15 DRESSED FOR SUCCESS
It’s not always possible to get upgraded to business class (or even first class!) on a flight, but who wouldn’t love to be directed to the left when boarding the aircraft?
Generally speaking, upgrades are given to those who have dressed the part, so dress smart! Ask how full the flight is and if it’s too busy, then you may have to stick with economy.
If you’re on your honeymoon or other special celebration, make it known to your travel agent or the airline and you may get an extra special treat!
If you’re desperate for some extra space to stretch your legs but are stuck in cattle class, ask for emergency exit seats at the time of booking, if the airline permits booking seats in advance.
16 TAKE COVER
Always, always, ALWAYS take out travel insurance and especially if you are travelling to the United States.
The cost of medical assistance can be EXTORTIONATE, especially in America. The cost of a hospital bed can be as much as 10,000 USD PER DAY – NO EXAGGERATION!!!
17 COMING TO AMERICA
All airlines travelling to, transiting or flying across the States require advanced passenger information, including passport details and the full address of where you will be staying for the first night in the States.
This is in addition to the ESTA, which replaced the visa waiver programme, and which needs to be completed at least 72 hours before travel.
18 STAMP OF APPROVAL
Always check visa requirements! For example, British passport holders need a visa in advance for China, India and Russia and need to apply for an ESTA if travelling to the States (see above).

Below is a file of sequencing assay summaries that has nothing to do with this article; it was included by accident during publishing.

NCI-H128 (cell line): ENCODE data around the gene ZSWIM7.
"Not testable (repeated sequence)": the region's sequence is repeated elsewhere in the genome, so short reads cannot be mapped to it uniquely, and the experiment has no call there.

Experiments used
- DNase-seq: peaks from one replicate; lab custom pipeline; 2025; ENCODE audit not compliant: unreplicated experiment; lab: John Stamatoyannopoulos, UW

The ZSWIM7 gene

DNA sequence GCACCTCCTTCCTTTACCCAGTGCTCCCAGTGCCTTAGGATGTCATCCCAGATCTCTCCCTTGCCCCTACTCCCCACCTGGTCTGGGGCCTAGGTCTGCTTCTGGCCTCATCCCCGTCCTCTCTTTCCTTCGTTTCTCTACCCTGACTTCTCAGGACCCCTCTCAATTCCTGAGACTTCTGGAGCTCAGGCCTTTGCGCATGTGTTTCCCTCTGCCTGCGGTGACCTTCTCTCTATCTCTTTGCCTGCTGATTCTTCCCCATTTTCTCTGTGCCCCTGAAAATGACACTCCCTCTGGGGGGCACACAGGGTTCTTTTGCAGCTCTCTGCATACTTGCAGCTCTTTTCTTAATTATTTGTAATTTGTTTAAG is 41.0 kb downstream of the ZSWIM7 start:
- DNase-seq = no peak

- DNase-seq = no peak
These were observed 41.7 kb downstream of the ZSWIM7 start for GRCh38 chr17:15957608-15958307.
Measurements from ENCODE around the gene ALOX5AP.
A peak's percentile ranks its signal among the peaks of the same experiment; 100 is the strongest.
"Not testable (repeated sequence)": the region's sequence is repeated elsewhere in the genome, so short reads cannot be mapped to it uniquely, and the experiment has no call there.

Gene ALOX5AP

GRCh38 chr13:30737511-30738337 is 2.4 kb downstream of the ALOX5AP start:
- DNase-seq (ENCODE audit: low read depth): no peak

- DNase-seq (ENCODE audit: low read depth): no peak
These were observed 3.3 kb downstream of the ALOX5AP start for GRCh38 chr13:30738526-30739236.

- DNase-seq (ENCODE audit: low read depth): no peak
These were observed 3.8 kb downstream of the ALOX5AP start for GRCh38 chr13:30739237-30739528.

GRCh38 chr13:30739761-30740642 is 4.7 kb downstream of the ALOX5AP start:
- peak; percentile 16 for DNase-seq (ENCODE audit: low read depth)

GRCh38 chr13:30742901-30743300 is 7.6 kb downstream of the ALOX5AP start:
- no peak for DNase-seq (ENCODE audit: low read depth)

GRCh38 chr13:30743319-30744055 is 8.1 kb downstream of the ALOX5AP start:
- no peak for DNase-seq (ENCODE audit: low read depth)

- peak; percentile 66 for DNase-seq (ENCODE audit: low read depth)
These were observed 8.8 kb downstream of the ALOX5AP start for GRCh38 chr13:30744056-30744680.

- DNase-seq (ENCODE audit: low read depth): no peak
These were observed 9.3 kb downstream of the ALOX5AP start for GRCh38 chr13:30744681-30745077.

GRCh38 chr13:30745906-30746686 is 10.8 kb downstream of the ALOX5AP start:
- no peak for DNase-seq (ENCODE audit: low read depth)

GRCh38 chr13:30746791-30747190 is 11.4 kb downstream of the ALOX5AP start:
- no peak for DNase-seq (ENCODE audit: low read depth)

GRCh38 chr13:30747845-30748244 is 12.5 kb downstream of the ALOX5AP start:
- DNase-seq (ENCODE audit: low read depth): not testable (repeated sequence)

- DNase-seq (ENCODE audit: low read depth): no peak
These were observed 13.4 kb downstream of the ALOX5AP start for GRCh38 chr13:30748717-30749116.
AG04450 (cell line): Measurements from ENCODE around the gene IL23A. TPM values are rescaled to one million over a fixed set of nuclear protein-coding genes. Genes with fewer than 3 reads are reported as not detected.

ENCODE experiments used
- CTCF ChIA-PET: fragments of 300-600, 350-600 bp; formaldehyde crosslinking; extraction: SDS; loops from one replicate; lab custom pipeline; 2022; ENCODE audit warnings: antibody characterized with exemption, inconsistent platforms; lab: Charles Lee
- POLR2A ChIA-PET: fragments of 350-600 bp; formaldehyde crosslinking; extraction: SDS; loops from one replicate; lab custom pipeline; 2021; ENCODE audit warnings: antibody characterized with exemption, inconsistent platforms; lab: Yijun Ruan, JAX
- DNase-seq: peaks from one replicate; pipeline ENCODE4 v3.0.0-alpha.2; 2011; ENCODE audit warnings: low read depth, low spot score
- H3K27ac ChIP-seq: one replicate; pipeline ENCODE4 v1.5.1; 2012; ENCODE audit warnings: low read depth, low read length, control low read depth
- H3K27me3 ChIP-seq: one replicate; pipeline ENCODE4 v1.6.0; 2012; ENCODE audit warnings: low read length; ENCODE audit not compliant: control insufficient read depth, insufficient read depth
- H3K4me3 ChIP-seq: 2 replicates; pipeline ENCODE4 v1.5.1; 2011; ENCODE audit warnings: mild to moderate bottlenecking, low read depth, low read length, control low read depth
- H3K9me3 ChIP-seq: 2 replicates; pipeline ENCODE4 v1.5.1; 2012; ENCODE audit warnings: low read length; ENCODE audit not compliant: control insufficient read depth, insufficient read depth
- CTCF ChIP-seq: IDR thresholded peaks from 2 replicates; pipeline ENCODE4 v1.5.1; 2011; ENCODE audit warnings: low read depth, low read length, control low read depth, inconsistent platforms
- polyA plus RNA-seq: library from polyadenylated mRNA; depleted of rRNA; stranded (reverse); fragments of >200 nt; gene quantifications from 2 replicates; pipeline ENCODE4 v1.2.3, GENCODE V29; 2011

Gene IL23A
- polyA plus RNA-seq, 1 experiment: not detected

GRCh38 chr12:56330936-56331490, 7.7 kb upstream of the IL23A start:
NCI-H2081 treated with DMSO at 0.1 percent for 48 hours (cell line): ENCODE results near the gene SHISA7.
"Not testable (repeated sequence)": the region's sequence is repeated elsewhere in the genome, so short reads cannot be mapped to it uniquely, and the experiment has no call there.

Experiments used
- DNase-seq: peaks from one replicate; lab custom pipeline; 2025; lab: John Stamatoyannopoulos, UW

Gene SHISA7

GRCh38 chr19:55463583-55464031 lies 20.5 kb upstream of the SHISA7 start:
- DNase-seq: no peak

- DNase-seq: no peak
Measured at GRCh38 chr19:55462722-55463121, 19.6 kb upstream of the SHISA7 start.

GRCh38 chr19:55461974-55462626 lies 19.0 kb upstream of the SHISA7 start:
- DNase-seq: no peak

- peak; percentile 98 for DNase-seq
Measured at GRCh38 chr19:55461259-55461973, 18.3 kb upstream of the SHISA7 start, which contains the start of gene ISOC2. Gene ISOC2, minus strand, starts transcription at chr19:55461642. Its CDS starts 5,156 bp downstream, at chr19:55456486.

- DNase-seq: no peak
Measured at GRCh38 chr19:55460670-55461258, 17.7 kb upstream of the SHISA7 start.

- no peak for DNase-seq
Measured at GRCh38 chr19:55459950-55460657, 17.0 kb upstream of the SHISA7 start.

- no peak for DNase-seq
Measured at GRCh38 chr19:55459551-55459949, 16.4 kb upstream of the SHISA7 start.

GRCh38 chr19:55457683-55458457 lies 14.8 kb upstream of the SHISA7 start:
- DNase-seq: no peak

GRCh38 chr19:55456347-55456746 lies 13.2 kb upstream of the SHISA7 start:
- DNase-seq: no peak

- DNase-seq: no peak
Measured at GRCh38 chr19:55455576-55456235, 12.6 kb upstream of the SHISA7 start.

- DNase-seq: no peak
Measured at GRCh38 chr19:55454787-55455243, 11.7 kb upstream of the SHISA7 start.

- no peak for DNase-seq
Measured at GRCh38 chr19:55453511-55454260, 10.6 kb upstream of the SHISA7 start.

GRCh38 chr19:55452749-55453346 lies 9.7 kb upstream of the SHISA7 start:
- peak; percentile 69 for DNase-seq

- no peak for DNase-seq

Russia also requires an invitation. For travel to Australia, a visa is required but is relatively cheap and easy to obtain.
Check requirements with CIBT, who can also often apply for the visa on your behalf for a fee.
19 ON TRACK
There are a number of websites, and even an iPhone app, that allow you to track a flight and check if it’s delayed or has landed – perfect if you’re doing an airport run.
The Flight Wise website integrates with Google Earth, giving 3D imagery.
20 COPY RIGHT
Make sure you always keep a copy of your passport with you – just a copy of the page with your photo and personal details is enough. You can scan it, create a folder in your e-mail inbox and store it there. It’s also a good idea to keep a copy or two at home or with family or friends.
If the worst happens and you lose your passport, presenting the copy will help you to be identified and assisted by your country of origin.
21 SAFETY FIRST
The British, Foreign and Commonwealth Office (FCO) website is a good place to check if you are unsure about the safety of a country you are considering to visit.
– Monica Sarkar